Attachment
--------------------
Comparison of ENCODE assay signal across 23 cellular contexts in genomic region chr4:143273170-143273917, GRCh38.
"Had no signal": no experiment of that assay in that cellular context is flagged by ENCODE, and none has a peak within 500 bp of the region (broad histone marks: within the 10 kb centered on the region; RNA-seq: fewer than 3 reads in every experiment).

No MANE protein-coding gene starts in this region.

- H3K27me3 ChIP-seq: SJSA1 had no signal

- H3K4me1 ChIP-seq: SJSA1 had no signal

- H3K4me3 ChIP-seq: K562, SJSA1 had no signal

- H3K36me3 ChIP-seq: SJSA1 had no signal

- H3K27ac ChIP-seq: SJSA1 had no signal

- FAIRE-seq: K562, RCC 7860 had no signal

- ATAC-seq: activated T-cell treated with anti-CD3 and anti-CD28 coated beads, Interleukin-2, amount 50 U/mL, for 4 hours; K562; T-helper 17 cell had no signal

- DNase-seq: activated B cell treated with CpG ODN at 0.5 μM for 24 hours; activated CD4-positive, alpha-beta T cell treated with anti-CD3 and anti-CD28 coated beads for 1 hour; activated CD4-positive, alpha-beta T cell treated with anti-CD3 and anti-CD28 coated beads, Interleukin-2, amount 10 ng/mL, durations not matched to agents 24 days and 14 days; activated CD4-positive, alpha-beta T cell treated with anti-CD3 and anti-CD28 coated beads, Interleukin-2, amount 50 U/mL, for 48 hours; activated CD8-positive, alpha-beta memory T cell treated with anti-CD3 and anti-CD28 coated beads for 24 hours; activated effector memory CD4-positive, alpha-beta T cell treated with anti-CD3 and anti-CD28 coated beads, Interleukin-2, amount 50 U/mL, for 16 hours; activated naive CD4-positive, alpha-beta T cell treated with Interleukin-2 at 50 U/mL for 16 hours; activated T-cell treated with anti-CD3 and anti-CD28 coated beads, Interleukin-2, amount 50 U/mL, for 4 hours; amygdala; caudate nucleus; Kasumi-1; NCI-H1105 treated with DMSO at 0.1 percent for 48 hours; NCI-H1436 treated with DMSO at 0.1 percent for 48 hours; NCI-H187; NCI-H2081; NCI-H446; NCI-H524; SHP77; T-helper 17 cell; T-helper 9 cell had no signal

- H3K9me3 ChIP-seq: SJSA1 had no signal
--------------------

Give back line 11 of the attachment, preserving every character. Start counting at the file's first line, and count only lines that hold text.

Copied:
- DNase-seq: activated B cell treated with CpG ODN at 0.5 μM for 24 hours; activated CD4-positive, alpha-beta T cell treated with anti-CD3 and anti-CD28 coated beads for 1 hour; activated CD4-positive, alpha-beta T cell treated with anti-CD3 and anti-CD28 coated beads, Interleukin-2, amount 10 ng/mL, durations not matched to agents 24 days and 14 days; activated CD4-positive, alpha-beta T cell treated with anti-CD3 and anti-CD28 coated beads, Interleukin-2, amount 50 U/mL, for 48 hours; activated CD8-positive, alpha-beta memory T cell treated with anti-CD3 and anti-CD28 coated beads for 24 hours; activated effector memory CD4-positive, alpha-beta T cell treated with anti-CD3 and anti-CD28 coated beads, Interleukin-2, amount 50 U/mL, for 16 hours; activated naive CD4-positive, alpha-beta T cell treated with Interleukin-2 at 50 U/mL for 16 hours; activated T-cell treated with anti-CD3 and anti-CD28 coated beads, Interleukin-2, amount 50 U/mL, for 4 hours; amygdala; caudate nucleus; Kasumi-1; NCI-H1105 treated with DMSO at 0.1 percent for 48 hours; NCI-H1436 treated with DMSO at 0.1 percent for 48 hours; NCI-H187; NCI-H2081; NCI-H446; NCI-H524; SHP77; T-helper 17 cell; T-helper 9 cell had no signal